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How to turn your software from ‘free’ to SaaS

Future as a service: Scale-up owner shares tips to transition from a free service to a profit generator.

When remote desktop access and support solution provider TeamViewer launched in 2005, the service was completely free to use. Over the past several years, however, the German company has turned a popular free software with over 1.8 billion downloads into a healthy software-as-a-service (SaaS) product, with billings in over 200 countries.

TeamViewer CEO Oliver Steil recently spoke at the WebSummit technology conference. where he discussed future-as-a-service products and how to deliver constant innovation as a SaaS business. Steil also spoke about how TeamViewer’s free service gradually achieved a revenue model where 98 per cent of billings have become subscription-based.

The transition from free to SaaS 

According to Steil, the key to that transition was building a loyal following early, and giving those users the freedom to find value in the service in unique and customizable ways.

“It’s an easily accessible piece of software that customers download and then build their application and use-case around it,” he said. “So they have this fantastic ability to connect every single device, in every country, and they take this connectivity and do something with it. They automate processes, they collect data, they control devices, and all of that has been developed over time by customers.”

From that popular free service, Steil explained how the company slowly but surely encouraged its users to find revenue-generating use cases for the product, before asking them to pay for it. “That lead to 550,000 paying customers of all sizes in all geographies,” he said.

Upon asking them to pay for the software as a service, Steil said customers fell into one of two groups. “One is the regular user — they like to be with you, pay for a license and always get the latest update. The other is the occasional user that drops out at some point, which is totally fine.”

Though it seemed like a natural transition for a cloud-based solutions provider, Steil was still afraid that not enough customers would sign up for a paid subscription. “They were used to paying once for a license and then they could use the license for a long time, so yes I was very fearful,” he said.

Test in smaller markets

Before flipping the switch and becoming a SaaS product in its two largest markets, the U.S. and Germany, Steil knew it was important for the company to first experiment with different pricing models in other, smaller markets.

“We did pilots in Australia, the U.K. and the Netherlands to determine the commercial model, pricing and buying behaviour of customers,” he said. “Once we knew how it worked and that we could adapt the processes of the company to it, then we changed aggressively.”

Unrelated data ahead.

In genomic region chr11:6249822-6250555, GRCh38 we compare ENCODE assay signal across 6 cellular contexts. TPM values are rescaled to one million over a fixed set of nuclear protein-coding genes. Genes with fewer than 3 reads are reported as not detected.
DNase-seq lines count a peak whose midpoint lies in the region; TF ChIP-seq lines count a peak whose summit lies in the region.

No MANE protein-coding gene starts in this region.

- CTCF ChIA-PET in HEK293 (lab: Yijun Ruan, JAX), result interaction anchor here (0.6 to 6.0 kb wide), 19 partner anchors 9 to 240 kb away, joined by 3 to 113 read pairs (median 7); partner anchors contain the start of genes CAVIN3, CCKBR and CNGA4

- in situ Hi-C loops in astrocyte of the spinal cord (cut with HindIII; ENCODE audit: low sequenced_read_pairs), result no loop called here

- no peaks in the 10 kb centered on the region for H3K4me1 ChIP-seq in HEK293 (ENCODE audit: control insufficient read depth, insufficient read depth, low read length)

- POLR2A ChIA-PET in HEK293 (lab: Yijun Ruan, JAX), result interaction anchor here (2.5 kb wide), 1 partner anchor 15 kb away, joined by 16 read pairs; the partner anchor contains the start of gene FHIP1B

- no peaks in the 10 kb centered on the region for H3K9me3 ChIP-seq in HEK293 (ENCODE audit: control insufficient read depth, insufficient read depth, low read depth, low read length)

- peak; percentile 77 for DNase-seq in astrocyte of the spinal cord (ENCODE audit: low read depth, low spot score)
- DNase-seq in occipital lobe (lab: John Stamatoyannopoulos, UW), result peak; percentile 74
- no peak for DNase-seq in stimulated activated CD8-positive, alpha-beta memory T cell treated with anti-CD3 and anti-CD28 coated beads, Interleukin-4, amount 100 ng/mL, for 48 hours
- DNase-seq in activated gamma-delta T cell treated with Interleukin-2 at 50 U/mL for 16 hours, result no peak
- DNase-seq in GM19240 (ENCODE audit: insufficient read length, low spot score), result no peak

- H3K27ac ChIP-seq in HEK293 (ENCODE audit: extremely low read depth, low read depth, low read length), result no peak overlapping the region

Steil added that once a company has a firm understanding of the ecosystem, and has the numbers to back up their pricing model, they can begin migrating their business towards a subscription-based company on a wider scale.

Put boots on the ground

Prior to switching to the SaaS model, TeamViewer operated entirely out of its headquarters in Germany. This provided Steil with a major learning — in order to expand and develop into a global SaaS company, organizations will eventually find it necessary to have a physical presence in key markets.

“We’re now going more local, because wherever we have a local marketing and sales team, the penetration is much higher,” he said.  Beyond the geographical expansion, Steil feels the company also has the potential to reach new customer segments as SaaS providers.

“We started in the SMB segment, but we’re really getting in the corporate and enterprise world as well,” he said. “The biggest growth is currently around IoT, where it’s about collecting data, getting smarter about your installed base of devices in different use cases and using this data to improve your production system.”

Steil admitted that he was fearful when making the transition. But he believes that if a software product has a loyal following, with users who have a business use case for which they rely on the product, they are most likely willing to pay for that software as a service.


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Jared Lindzon

Jared Lindzon is a freelance journalist based in Toronto, covering a variety of topics, including technology, careers, entrepreneurship, politics and music. His work regularly appears in major publications in Canada, the United States and around the world, including the Globe and Mail, Fast Company, Fortune Magazine, Rolling Stone, Politico, the Guardian and more.

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